Colbert: The majesty of the Maroon Bells |

Colbert: The majesty of the Maroon Bells

Hikers make their way toward the Maroon Bells on Monday.
Austin Colbert/The Aspen Times

Have you ever seen the Tetons of Wyoming? The gray, jagged, ice-sculpted peaks have mesmerized me since I first saw them as a child. The only mountains I’ve seen that can draw those same comparisons — and awe-inspiring feelings — are in our own backyard.

The Maroon Bells, as well as many of the surrounding peaks, have that Teton-esque vibe about them. Located only a few miles from Aspen, the Bells are among the most popular nature-related tourist attractions in the state, if not the country. In 2017, it was reported more than 300,000 people visited the area for day visits, camping or to venture into the Maroon Bells-Snowmass Wilderness.

Certainly I’ve ventured back that way numerous times since I moved to Aspen nearly two years ago. But, until Monday’s short hike, I guess it had been close to a year since I had seen those iconic peaks from ground level, as opposed to the equally as impressive views of the mountains from the top of our ski areas.

Maroon and North Maroon peaks are two of Colorado’s 54 (or 58?) fourteeners, depending on whom you ask. Everyone has a different opinion on what exactly constitutes a 14,000-foot mountain, apparently. They rise majestically above Maroon Lake, which used as the foreground helps create those beautiful photos you see all the time.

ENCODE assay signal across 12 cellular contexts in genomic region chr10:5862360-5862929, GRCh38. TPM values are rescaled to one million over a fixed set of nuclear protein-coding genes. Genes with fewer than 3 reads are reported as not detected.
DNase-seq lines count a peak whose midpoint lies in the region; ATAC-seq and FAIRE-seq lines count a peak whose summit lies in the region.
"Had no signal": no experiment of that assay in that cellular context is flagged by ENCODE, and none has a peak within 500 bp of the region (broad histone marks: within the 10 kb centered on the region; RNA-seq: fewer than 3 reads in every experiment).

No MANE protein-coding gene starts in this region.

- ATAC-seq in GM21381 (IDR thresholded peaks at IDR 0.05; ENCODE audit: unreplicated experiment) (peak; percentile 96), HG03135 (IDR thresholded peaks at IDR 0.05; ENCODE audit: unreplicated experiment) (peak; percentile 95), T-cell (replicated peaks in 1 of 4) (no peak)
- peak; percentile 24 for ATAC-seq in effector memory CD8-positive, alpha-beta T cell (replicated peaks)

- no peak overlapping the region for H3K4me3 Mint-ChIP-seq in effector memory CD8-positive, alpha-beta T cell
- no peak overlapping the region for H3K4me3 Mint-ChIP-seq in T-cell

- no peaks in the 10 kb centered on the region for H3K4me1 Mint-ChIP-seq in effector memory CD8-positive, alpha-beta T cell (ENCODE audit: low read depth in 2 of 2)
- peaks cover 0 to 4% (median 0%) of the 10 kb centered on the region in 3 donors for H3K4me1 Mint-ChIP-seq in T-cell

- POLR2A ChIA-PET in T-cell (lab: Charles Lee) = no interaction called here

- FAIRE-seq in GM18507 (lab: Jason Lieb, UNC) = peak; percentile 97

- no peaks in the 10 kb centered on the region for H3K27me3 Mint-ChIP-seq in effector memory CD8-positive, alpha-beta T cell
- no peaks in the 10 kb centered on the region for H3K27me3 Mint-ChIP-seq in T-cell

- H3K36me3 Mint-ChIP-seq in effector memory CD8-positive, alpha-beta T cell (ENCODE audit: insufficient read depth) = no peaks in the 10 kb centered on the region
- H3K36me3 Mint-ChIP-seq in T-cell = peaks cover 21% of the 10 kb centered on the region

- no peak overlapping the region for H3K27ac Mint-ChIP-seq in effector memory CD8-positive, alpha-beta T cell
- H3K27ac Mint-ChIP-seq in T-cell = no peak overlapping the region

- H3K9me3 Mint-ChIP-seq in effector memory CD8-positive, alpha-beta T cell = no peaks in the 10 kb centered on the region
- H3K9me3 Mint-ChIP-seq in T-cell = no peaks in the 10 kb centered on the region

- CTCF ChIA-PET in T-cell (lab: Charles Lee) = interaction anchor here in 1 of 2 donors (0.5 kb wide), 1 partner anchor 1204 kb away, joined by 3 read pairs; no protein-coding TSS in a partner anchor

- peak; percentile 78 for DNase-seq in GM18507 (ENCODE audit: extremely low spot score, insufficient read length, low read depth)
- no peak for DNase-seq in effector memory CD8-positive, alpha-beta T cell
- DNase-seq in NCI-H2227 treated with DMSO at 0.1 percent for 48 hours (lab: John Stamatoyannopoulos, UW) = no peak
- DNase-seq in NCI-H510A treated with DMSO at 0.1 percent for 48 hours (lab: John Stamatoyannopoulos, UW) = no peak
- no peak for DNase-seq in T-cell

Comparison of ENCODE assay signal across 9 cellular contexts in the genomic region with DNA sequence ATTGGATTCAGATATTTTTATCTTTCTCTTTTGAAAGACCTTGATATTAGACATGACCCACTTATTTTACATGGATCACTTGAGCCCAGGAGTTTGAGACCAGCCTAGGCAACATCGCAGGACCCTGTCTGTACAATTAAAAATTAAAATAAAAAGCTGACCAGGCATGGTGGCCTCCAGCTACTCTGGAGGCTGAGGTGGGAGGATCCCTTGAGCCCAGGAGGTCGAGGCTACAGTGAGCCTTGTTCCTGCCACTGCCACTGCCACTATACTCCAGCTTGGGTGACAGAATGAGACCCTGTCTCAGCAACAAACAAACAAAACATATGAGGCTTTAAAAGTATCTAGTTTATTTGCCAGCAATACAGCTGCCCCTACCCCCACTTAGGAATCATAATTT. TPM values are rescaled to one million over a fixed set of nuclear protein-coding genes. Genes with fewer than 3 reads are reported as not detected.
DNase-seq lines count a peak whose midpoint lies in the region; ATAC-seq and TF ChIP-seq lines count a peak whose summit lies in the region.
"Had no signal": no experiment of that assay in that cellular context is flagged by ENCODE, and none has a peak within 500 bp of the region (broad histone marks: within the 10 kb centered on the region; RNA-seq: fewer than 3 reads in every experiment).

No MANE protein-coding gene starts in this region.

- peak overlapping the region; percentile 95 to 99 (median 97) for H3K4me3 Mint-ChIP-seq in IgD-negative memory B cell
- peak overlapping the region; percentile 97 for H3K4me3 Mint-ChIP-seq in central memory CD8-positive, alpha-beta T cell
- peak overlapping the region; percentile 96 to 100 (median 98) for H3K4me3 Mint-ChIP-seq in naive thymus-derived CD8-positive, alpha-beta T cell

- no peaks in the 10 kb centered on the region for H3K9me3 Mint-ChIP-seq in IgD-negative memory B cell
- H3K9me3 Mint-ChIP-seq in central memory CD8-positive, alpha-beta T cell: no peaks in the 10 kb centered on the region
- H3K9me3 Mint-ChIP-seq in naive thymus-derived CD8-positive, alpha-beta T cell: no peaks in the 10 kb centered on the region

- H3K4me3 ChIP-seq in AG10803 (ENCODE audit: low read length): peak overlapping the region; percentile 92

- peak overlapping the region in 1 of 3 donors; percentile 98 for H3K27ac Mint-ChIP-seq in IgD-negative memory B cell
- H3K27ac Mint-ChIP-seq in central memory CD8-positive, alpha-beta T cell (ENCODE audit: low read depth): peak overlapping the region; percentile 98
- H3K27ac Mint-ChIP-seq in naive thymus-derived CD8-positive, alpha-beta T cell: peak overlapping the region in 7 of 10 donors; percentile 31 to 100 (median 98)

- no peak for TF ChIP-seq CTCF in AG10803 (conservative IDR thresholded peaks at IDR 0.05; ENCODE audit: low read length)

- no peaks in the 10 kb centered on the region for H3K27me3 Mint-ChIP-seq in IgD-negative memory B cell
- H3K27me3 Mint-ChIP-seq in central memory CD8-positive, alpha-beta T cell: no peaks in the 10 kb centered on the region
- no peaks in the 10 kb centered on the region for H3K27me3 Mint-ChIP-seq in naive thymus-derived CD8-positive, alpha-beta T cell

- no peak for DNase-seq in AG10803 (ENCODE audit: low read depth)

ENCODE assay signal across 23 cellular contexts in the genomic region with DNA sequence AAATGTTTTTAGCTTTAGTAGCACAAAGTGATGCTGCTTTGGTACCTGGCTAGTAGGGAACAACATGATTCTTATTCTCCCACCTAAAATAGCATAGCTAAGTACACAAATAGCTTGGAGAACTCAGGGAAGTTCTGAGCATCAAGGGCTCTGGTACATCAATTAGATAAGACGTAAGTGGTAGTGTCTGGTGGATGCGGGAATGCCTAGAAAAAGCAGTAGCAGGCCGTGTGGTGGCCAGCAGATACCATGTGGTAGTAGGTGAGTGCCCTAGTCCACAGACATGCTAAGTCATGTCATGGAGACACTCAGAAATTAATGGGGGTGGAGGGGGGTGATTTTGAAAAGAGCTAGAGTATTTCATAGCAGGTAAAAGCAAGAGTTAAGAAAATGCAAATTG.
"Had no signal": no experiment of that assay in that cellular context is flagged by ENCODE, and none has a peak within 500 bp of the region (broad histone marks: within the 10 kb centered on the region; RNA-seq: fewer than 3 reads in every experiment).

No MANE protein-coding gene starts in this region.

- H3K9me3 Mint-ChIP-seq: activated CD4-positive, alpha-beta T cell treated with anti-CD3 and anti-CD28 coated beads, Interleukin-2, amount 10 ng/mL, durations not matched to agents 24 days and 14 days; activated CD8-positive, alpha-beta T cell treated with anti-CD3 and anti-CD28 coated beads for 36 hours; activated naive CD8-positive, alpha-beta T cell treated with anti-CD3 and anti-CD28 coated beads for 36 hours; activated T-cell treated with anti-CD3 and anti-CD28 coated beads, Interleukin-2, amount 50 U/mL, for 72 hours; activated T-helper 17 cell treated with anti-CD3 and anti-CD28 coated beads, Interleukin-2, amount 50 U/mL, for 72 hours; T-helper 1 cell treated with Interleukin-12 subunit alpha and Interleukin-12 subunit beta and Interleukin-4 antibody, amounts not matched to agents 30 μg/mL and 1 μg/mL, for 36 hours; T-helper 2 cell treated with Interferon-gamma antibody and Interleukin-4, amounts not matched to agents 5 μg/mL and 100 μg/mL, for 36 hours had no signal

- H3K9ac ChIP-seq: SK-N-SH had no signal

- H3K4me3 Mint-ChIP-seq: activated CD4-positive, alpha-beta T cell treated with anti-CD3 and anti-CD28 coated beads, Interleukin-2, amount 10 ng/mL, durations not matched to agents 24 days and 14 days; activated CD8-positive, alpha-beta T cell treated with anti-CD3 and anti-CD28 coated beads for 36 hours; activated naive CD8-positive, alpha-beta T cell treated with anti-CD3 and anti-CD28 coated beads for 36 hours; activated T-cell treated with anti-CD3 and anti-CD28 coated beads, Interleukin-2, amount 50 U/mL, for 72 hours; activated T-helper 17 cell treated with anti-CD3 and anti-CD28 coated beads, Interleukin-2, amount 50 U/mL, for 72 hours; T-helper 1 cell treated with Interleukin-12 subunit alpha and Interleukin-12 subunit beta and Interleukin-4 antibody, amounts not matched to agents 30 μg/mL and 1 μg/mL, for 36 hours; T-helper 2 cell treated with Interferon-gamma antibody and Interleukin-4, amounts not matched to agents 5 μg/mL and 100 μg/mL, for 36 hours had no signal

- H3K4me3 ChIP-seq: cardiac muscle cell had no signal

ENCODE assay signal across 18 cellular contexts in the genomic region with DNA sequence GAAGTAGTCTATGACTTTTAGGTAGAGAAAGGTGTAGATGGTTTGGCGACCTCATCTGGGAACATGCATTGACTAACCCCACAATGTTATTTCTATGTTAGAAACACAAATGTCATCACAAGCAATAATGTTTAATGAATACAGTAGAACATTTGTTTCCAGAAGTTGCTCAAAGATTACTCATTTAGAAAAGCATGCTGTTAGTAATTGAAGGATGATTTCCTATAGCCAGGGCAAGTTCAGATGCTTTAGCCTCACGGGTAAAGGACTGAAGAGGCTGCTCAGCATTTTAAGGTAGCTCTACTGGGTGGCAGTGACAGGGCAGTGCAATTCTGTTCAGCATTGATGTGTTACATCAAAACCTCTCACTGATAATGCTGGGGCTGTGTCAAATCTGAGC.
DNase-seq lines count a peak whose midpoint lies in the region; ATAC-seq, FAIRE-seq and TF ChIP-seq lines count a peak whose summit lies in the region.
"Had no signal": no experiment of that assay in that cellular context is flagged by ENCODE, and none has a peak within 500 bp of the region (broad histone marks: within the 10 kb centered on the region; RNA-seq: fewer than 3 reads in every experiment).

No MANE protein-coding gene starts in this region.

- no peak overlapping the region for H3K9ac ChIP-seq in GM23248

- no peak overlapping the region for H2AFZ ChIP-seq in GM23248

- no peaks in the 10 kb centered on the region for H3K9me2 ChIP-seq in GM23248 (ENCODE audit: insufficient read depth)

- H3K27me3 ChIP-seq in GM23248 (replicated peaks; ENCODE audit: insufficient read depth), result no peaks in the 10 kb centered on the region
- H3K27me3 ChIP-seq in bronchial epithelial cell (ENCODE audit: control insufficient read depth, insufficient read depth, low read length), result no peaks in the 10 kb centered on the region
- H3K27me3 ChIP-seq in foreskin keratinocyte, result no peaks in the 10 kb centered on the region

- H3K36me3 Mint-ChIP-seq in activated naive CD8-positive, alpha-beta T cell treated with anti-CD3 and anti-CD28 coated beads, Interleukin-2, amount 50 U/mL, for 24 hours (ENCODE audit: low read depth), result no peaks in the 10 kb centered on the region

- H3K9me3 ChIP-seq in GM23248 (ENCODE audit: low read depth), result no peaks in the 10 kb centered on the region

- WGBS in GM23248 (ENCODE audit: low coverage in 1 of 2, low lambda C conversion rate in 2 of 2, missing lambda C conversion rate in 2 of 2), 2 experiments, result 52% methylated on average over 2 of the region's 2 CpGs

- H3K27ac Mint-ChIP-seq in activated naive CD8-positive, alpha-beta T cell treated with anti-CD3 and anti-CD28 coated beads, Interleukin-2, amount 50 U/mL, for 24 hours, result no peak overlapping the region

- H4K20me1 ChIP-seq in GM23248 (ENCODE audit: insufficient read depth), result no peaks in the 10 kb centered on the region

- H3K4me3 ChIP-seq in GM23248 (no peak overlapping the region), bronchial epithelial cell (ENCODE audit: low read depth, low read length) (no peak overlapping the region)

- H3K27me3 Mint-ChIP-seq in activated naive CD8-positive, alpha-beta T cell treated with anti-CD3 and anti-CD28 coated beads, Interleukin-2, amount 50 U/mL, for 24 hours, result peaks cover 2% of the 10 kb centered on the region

Getting to the Maroon Bells in the summer is an adventure all its own. We are entering the peak season, where most of those 300,000 people make the trek out there. Unless you go before 8 a.m. or after 5 p.m., you’ll have to take the bus from Aspen Highlands, which costs $8 for adults and $6 for children 6 to 16 years of age. There is paid parking at Highlands, but it’s a lot smarter to take the free bus from town and avoid what can be a $10 fee on top of your bus fare back to the Bells.

The roughly 25-minute bus ride to the Maroon Bells from Highlands is breathtakingly beautiful, and if you get the right bus driver — all of which also serve as your en route tour guide — you’ll get a free concert, most likely a collection of John Denver songs. The bus drops you off only a short walk from Maroon Lake.

When I went Monday, we took the 3.6-mile round-trip hike to Crater Lake near the base of the Bells. While it only rises about 500 feet from Maroon Lake to Crater Lake, it’s a constant uphill battle, but it’s certainly worth it. Unlike Maroon Lake, Crater Lake tends to run dry by the end of the summer.

There are endless other trails and hiking opportunities near the Bells, but keep in mind most of that region is a wilderness area and it’s best to be prepared. Black bears, moose and mountain lions are more than common out there, and it’s both unsafe (and illegal) to approach the wildlife.

Yet, without venturing too deep into the wild, a trip to the Maroon Bells is more than safe and always worth it. I’ve been to the Bells many times now, and not once have I been bored by their presence. It can be easy to take for granted that these majestic peaks are literally in our backyard here in Aspen, but it only takes a few seconds of gawking to make you remember why they are so special.